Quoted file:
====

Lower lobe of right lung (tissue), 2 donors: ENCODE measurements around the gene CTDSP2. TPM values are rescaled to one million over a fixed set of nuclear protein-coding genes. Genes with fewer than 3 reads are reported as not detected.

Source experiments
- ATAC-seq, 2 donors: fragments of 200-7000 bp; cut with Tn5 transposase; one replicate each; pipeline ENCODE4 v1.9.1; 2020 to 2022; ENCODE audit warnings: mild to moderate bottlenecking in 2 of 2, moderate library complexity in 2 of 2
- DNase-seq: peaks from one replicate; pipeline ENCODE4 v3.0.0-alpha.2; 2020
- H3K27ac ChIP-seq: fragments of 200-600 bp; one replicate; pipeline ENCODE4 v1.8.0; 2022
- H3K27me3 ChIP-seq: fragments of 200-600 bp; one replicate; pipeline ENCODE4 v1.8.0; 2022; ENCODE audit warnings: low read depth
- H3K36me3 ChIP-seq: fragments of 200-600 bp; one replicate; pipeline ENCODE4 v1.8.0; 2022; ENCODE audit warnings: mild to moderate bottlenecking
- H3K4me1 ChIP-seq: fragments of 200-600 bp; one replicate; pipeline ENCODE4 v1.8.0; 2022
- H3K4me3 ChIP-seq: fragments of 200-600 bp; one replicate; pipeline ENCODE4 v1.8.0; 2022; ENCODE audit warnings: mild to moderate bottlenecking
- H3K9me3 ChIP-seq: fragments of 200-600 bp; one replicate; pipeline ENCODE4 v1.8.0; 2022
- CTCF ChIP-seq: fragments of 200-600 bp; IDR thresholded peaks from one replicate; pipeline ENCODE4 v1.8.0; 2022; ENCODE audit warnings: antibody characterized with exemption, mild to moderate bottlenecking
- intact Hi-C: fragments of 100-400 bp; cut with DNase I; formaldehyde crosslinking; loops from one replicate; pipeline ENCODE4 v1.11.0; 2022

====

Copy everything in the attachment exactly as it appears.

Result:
Lower lobe of right lung (tissue), 2 donors: ENCODE measurements around the gene CTDSP2. TPM values are rescaled to one million over a fixed set of nuclear protein-coding genes. Genes with fewer than 3 reads are reported as not detected.

Source experiments
- ATAC-seq, 2 donors: fragments of 200-7000 bp; cut with Tn5 transposase; one replicate each; pipeline ENCODE4 v1.9.1; 2020 to 2022; ENCODE audit warnings: mild to moderate bottlenecking in 2 of 2, moderate library complexity in 2 of 2
- DNase-seq: peaks from one replicate; pipeline ENCODE4 v3.0.0-alpha.2; 2020
- H3K27ac ChIP-seq: fragments of 200-600 bp; one replicate; pipeline ENCODE4 v1.8.0; 2022
- H3K27me3 ChIP-seq: fragments of 200-600 bp; one replicate; pipeline ENCODE4 v1.8.0; 2022; ENCODE audit warnings: low read depth
- H3K36me3 ChIP-seq: fragments of 200-600 bp; one replicate; pipeline ENCODE4 v1.8.0; 2022; ENCODE audit warnings: mild to moderate bottlenecking
- H3K4me1 ChIP-seq: fragments of 200-600 bp; one replicate; pipeline ENCODE4 v1.8.0; 2022
- H3K4me3 ChIP-seq: fragments of 200-600 bp; one replicate; pipeline ENCODE4 v1.8.0; 2022; ENCODE audit warnings: mild to moderate bottlenecking
- H3K9me3 ChIP-seq: fragments of 200-600 bp; one replicate; pipeline ENCODE4 v1.8.0; 2022
- CTCF ChIP-seq: fragments of 200-600 bp; IDR thresholded peaks from one replicate; pipeline ENCODE4 v1.8.0; 2022; ENCODE audit warnings: antibody characterized with exemption, mild to moderate bottlenecking
- intact Hi-C: fragments of 100-400 bp; cut with DNase I; formaldehyde crosslinking; loops from one replicate; pipeline ENCODE4 v1.11.0; 2022